Saudi Arabia and its cohorts breaking off diplomatic ties with Iran is pure madness and has slid the Middle East closer to a devastating war.
The two countries lead the Sunni, Shia camps in Middle East and presently are waging proxy wars in Yemen and Syria. Lost in the news was the terrible Saudi decision to call off the cease-fire in Yemen. The gloves are truly off.
It delivers a devastating blow to the Syrian peace talks in Vienna where Saudis and Iranians are to sit on the same table on January 25. Lately there’s been hope that Syrian peace talks were closer to fruition.
The Saudi action is unlikely to exacerbate Shia-Sunni largely peaceful coexistence in India. Shias number 40 out of 175 million Muslims in India. But Saudi-supported Islamic State (IS) is another matter. Recent report states that as many as 30,000 Indian Shias want to go to Middle East and fight IS or Sunni forces. This is a potential audience for Iran. Those in opposition could flock to Saudi camp.
The year 2016 couldn’t have begun on more stupid, insane manner after Saudi Arabia went ahead and executed Shiite cleric Nimr Baq al-Nimr despite repeated warnings from the Iranian quarters. Then Saudi Arabian embassy in Tehran was attacked by protestors who smashed windows and furniture and then set the embassy on fire. Iran was quick to arrest demonstrators and pledged to deter future attacks. Saudi Arabia would’ve none of it.
It usually is the pattern between the two that each provocation is met with escalated provocation from the other side. Now the two sworn enemies apparently have decided to take matters in their own hands and go against the restraining voices of United States and Russia in the background.
United States has been quick to urge restraint and Russia has offered to play peace-broker between the two but so far there has been little response from these two Middle East heavyweights. United Nations Secretary-General Ban Ki-moon has also made phone calls to two camps.
Critics doubt that Saudi Arabia could’ve executed the revered cleric without consultation with United States; or that it could’ve broken off the diplomatic relations with Iran without conferring with the superpower.
There are more chances though that Saudi Arabia, by its present act, wants to tell United States to make a choice between them and Iran with whom it’s been trying to mend fence lately, including the peace deal of last year.
Saudis have cut all commercial relations and air travel between the two countries which would affect Iranian pilgrims visit to Mecca; and of the Saudi Arabian Shiites to visit Iranian shrines.
It is also bad news for oil-rich region where 20 percent of world’s oil traverses every day. The plunge in market showed the concerns. Saudis have been deeply hurt economically by falling oil prices and the anti-Shia plank is their best bet to keep the House of Sauds in power. Newsbred has recently highlighted the collapsing rule of Sauds.
Not to speak for already-marginalized Shias in Saudi Arabia who constitute 15 percent of the country’s population and largely reside in country’e eastern province from where, incidentally, Nimr al-Nirm belonged. Saudi Arabia’s act could’ve also been intended to increase sectarian conflict in the country.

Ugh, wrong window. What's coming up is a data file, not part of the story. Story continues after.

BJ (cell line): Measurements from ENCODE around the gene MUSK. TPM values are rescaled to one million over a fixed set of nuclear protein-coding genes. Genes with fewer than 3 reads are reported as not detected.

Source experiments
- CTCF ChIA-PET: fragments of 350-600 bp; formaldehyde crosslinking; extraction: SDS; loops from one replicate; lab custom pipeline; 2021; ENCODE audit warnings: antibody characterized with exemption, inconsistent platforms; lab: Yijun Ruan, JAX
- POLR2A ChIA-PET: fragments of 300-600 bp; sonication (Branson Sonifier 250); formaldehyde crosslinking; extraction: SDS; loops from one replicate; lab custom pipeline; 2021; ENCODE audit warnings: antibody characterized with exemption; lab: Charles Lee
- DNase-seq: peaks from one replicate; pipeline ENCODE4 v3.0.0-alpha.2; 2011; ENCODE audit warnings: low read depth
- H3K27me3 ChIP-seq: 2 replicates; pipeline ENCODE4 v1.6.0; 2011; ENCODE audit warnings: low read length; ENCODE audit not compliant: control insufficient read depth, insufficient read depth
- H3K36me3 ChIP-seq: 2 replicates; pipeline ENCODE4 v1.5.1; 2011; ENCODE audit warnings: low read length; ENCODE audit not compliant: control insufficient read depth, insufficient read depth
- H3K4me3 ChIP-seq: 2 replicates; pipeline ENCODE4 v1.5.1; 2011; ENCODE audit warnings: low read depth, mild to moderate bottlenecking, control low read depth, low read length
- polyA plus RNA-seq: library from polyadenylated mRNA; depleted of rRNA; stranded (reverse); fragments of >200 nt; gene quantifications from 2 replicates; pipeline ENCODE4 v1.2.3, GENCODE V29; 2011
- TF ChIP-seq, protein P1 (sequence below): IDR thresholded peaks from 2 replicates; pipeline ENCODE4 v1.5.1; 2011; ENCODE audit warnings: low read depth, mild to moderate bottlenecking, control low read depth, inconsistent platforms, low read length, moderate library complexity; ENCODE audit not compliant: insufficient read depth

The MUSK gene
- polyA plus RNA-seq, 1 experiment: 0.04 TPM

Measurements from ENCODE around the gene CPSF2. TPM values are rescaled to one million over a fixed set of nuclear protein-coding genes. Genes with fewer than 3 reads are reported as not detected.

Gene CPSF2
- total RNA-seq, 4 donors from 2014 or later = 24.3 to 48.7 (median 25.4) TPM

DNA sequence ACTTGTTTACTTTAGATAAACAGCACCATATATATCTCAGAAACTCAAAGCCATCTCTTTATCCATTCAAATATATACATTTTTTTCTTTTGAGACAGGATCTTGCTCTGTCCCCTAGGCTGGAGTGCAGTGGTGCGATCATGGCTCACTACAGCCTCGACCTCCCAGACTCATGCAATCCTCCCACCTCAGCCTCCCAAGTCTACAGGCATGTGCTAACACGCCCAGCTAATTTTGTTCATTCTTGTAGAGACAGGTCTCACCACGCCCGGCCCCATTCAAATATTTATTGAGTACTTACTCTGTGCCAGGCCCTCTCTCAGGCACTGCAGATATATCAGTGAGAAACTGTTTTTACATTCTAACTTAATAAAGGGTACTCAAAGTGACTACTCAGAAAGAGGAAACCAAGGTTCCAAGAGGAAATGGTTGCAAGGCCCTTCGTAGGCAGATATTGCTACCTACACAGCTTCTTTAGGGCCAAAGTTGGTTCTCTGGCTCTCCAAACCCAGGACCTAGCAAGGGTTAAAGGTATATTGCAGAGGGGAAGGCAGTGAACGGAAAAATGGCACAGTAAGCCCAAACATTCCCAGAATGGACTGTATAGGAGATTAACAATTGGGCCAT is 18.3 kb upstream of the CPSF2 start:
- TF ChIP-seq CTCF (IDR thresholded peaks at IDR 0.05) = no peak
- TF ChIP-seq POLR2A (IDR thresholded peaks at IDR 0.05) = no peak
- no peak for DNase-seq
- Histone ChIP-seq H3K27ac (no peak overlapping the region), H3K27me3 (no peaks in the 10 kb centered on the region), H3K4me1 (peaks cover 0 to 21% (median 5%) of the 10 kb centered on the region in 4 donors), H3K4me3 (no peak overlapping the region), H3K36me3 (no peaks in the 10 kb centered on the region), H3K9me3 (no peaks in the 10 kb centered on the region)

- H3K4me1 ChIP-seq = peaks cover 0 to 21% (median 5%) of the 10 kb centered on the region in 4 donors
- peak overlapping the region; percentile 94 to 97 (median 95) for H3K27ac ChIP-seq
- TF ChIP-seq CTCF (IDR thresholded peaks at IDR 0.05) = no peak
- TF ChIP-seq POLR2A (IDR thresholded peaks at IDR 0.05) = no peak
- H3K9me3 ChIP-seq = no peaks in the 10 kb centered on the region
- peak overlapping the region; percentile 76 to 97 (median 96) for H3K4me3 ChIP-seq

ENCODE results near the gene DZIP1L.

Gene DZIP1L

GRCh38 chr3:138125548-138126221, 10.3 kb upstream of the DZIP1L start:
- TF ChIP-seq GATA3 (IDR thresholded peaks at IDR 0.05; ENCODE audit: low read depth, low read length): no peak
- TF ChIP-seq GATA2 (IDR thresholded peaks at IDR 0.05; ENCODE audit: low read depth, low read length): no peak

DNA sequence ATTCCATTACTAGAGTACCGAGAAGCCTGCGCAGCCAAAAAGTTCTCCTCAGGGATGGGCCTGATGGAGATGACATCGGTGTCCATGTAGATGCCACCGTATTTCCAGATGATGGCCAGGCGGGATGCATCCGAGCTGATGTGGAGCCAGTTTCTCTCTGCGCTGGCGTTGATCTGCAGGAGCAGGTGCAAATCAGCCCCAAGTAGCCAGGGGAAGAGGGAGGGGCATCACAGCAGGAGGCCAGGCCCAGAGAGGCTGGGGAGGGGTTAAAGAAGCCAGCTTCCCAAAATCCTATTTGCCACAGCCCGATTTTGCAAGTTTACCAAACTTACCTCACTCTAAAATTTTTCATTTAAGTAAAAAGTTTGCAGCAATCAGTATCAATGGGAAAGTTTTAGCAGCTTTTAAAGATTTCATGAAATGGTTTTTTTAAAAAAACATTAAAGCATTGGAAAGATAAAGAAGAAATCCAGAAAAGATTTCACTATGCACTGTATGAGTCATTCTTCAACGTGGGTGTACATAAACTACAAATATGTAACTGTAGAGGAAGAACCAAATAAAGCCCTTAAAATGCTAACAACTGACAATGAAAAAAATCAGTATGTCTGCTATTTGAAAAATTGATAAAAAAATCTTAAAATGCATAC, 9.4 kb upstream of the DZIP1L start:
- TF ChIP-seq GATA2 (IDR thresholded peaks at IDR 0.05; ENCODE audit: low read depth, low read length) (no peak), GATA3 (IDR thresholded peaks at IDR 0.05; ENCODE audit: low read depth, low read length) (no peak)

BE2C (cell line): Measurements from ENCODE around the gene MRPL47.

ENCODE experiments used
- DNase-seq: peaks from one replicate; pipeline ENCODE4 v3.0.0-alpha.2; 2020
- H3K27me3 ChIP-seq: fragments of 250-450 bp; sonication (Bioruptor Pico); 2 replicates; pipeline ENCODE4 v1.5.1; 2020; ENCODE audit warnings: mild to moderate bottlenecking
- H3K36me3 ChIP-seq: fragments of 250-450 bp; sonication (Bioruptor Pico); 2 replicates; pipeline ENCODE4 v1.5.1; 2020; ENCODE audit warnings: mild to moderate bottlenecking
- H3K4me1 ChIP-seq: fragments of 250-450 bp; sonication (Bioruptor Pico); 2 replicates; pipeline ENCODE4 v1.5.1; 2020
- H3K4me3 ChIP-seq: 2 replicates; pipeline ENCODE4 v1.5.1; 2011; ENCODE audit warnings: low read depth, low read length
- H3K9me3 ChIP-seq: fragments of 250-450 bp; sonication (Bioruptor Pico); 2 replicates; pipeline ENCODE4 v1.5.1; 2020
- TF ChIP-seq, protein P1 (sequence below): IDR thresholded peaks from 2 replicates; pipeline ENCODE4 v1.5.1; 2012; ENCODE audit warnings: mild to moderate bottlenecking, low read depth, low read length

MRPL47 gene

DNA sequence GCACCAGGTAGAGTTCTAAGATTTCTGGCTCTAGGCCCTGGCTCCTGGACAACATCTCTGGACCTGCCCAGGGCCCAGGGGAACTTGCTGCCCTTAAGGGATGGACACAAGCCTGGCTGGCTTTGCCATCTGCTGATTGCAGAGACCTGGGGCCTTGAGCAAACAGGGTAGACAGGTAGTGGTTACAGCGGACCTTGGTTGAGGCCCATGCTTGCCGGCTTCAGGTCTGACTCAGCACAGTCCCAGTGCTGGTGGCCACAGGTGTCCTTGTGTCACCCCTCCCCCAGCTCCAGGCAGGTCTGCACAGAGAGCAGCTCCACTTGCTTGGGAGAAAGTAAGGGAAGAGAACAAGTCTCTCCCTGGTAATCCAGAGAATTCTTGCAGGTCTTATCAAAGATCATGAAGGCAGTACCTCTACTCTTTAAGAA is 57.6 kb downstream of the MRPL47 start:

It would surely worsen the situation in Iraq where Shias are in majority and where the minority Sunnis expanded their frustration with the creation of Islamic State (IS). It’s certainly a boost to IS in terms of recruitments.
Lesser forces such as Bahrain and Sudan have joined Saudis and United Arab Emirates have downgraded their diplomatic relations with Tehran, recalling its ambassador. Turkey and Qatar have so far kept their counsel but could soon show their hands.
In any case, there are chances that Saudi-Turkey support for Islamic State (IS) would only grow brazen in coming weeks. The quagmire of Middl East is getting worse and that’s a bad news in general for world at large.
The Shia-Sunni divide has been there since the seventh century but it has got nothing to do with today’s violence. The two sects have coexisted for most of Middle East’ history.
The traces of present rupture could be put at the door of US through its 2003 Iraq invasion. Iraq’s dictator Saddam Hussein was hostile to both Riyadh and Tehran and his remove left Iraq in a vacuum where both Saudi Arabia and Iraq tried to increase their influence. The subsequent conflicts in Syria, and to a lesser extent in Libya and Yemen, have exacerbated the sectarian relations.
Going further back, the relations between the two soured in 1979 when Iran turned into a Shia theocracy. Iranians were seen as a threat to promote such a revolution in other parts of Middle East.
Saudis understand that Sunnis number more in Middle East. By polarizing the region, they want to bring all Sunnis under their banner and keep the House of Saud going.
All this has happened in the last 15 years; in the new millennium. History, if it survives, will judge United States very badly for its invasion of Iraq in 2003.